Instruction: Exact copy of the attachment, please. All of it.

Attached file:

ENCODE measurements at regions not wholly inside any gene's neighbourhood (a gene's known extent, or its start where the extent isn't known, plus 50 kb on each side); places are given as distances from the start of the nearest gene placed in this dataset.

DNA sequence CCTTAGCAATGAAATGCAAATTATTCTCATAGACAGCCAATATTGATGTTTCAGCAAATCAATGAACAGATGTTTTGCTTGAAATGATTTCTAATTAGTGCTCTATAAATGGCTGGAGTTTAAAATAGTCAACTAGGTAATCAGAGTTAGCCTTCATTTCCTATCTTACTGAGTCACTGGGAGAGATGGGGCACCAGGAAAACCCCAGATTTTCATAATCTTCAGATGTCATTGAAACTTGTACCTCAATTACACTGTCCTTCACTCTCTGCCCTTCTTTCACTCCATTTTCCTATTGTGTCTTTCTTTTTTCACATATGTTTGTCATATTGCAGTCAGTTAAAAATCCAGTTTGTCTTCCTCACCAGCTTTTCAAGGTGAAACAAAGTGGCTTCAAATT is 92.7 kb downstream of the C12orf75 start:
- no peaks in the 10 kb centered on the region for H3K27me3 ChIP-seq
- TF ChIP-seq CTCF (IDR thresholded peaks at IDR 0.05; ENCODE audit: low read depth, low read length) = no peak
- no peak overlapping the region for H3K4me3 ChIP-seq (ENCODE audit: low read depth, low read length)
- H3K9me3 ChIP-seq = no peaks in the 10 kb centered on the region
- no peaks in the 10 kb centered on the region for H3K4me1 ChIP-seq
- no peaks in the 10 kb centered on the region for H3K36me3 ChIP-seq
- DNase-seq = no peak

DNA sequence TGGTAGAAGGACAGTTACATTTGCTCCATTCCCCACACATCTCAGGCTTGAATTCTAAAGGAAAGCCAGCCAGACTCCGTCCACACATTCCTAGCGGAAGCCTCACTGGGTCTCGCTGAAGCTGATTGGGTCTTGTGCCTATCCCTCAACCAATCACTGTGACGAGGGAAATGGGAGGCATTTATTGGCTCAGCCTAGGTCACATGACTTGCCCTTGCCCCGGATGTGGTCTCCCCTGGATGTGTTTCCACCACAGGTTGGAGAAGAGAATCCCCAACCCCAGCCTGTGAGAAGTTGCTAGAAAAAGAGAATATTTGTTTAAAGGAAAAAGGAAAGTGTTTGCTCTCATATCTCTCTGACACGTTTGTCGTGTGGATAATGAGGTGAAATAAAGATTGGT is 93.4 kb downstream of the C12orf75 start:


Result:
ENCODE measurements at regions not wholly inside any gene's neighbourhood (a gene's known extent, or its start where the extent isn't known, plus 50 kb on each side); places are given as distances from the start of the nearest gene placed in this dataset.

DNA sequence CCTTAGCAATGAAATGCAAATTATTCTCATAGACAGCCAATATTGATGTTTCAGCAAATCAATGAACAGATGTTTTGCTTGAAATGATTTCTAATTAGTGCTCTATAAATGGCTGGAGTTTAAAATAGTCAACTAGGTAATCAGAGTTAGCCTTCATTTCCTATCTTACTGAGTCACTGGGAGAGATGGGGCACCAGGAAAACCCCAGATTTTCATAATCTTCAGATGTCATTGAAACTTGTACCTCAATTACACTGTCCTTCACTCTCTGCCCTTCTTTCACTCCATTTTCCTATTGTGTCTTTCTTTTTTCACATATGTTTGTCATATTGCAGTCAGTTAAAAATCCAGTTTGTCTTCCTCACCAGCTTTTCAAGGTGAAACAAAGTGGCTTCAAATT is 92.7 kb downstream of the C12orf75 start:
- no peaks in the 10 kb centered on the region for H3K27me3 ChIP-seq
- TF ChIP-seq CTCF (IDR thresholded peaks at IDR 0.05; ENCODE audit: low read depth, low read length) = no peak
- no peak overlapping the region for H3K4me3 ChIP-seq (ENCODE audit: low read depth, low read length)
- H3K9me3 ChIP-seq = no peaks in the 10 kb centered on the region
- no peaks in the 10 kb centered on the region for H3K4me1 ChIP-seq
- no peaks in the 10 kb centered on the region for H3K36me3 ChIP-seq
- DNase-seq = no peak

DNA sequence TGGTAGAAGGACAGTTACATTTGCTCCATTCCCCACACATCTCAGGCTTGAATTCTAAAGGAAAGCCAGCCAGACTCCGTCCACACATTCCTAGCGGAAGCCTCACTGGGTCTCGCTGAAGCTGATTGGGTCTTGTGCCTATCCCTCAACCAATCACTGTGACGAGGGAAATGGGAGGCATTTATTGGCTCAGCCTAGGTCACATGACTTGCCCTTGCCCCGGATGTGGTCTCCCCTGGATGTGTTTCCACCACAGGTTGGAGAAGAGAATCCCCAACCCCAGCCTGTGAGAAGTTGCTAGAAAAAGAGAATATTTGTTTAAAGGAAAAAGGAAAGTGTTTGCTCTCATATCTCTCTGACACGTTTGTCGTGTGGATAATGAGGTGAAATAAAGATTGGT is 93.4 kb downstream of the C12orf75 start: